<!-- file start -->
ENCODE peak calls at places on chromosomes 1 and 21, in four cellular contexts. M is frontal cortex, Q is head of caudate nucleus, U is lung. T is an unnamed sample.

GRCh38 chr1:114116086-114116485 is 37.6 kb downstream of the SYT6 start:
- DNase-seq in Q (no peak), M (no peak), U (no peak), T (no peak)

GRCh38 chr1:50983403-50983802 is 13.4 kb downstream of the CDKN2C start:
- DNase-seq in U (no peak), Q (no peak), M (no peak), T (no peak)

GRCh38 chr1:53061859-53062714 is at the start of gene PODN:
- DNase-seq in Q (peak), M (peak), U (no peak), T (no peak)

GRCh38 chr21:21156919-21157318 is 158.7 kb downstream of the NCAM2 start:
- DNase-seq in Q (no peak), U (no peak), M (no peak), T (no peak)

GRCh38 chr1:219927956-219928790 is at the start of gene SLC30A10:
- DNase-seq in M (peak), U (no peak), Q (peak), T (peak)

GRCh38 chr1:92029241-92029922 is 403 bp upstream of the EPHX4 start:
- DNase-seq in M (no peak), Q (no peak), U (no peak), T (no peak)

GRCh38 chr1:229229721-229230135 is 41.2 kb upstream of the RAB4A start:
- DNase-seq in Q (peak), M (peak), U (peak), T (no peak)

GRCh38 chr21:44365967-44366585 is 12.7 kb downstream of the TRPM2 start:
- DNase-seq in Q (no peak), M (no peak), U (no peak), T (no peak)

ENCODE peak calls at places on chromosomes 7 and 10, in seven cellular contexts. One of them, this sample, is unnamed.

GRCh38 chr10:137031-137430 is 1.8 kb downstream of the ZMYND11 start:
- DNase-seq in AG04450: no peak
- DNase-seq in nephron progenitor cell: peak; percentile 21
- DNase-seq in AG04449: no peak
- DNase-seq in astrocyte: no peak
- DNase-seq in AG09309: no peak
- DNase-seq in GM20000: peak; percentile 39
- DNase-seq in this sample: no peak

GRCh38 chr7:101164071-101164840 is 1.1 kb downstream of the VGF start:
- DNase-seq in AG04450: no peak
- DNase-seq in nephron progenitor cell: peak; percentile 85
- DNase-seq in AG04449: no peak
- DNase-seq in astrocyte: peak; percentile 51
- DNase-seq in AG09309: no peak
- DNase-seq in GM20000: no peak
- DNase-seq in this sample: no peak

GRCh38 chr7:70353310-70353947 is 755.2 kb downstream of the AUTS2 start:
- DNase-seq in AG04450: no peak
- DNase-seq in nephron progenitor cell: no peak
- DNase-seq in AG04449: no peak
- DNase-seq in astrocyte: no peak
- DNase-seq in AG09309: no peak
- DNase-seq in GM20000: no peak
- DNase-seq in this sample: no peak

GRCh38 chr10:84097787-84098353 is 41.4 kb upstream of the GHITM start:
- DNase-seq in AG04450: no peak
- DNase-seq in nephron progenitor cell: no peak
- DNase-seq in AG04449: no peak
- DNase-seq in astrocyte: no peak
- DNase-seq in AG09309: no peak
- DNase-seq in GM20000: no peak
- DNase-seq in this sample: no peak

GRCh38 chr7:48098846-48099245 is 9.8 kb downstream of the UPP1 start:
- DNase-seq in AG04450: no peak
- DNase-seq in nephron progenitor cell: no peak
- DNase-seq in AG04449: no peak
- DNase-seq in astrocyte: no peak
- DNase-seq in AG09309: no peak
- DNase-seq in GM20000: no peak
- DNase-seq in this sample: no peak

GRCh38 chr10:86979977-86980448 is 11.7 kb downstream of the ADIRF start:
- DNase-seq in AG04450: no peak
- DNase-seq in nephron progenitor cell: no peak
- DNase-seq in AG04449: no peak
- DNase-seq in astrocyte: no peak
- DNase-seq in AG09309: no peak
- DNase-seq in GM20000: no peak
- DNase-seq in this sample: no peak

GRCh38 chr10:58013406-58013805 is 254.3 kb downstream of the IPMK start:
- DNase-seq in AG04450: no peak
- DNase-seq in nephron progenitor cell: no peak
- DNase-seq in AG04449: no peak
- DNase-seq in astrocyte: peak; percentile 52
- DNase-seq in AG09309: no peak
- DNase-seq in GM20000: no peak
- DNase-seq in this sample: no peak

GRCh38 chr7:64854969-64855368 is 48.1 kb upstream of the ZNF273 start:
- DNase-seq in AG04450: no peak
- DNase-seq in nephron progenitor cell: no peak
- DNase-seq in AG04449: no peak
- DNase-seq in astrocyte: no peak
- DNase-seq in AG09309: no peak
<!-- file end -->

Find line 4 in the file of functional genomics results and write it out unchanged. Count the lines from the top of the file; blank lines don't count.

GRCh38 chr1:50983403-50983802 is 13.4 kb downstream of the CDKN2C start: